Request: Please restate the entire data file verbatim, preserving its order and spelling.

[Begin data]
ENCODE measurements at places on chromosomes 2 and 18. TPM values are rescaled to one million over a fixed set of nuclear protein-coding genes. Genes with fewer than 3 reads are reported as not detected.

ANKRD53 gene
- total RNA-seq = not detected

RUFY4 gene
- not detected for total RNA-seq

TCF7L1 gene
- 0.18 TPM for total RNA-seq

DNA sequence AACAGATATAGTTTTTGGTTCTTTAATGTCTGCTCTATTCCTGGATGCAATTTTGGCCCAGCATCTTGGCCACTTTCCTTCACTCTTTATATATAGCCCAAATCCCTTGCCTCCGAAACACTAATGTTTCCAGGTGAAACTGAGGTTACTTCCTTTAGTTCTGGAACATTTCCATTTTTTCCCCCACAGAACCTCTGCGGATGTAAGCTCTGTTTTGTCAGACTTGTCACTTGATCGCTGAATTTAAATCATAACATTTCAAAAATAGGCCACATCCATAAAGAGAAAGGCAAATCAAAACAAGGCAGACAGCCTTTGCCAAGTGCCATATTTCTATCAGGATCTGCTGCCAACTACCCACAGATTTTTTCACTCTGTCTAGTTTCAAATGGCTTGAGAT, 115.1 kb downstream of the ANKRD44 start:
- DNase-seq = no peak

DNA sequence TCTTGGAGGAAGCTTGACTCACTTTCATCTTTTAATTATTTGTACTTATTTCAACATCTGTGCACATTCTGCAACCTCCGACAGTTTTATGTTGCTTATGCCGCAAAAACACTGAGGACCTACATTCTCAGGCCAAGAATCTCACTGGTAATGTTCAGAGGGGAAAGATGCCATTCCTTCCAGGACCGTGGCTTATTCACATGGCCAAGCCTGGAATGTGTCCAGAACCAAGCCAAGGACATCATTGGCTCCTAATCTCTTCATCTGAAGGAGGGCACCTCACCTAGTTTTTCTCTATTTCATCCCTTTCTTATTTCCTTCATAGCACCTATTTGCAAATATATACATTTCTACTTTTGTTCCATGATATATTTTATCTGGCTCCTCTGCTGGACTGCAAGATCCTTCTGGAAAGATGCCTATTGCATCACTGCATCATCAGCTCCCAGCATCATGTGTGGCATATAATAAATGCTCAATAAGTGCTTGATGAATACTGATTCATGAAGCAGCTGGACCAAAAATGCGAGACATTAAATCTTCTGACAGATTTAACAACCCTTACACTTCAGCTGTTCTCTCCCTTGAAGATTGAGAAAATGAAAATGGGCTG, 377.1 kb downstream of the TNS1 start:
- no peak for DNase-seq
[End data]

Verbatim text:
ENCODE measurements at places on chromosomes 2 and 18. TPM values are rescaled to one million over a fixed set of nuclear protein-coding genes. Genes with fewer than 3 reads are reported as not detected.

ANKRD53 gene
- total RNA-seq = not detected

RUFY4 gene
- not detected for total RNA-seq

TCF7L1 gene
- 0.18 TPM for total RNA-seq

DNA sequence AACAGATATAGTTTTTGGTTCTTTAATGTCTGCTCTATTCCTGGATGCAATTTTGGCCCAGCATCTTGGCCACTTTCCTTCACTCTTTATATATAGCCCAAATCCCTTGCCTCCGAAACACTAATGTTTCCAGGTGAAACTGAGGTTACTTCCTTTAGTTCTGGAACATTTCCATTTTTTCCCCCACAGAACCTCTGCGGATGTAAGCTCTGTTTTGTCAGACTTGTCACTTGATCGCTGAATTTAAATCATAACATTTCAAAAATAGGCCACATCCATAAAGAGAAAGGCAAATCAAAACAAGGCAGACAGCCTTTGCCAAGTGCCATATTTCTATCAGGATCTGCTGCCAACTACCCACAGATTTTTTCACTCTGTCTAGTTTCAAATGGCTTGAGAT, 115.1 kb downstream of the ANKRD44 start:
- DNase-seq = no peak

DNA sequence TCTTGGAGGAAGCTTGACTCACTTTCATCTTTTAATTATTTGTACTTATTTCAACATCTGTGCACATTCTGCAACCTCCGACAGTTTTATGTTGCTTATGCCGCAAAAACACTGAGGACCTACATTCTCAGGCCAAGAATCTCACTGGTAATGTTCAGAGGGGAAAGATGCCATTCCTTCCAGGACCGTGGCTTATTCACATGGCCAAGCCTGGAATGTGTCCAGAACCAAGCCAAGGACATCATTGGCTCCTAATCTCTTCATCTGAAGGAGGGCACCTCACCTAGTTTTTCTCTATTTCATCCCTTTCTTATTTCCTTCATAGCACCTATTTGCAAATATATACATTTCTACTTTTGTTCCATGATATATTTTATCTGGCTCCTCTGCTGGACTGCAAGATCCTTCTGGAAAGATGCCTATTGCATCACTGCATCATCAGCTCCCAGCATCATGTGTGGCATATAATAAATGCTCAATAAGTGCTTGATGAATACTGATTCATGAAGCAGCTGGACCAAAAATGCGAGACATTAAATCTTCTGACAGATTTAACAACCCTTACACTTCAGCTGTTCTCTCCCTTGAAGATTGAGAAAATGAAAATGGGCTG, 377.1 kb downstream of the TNS1 start:
- no peak for DNase-seq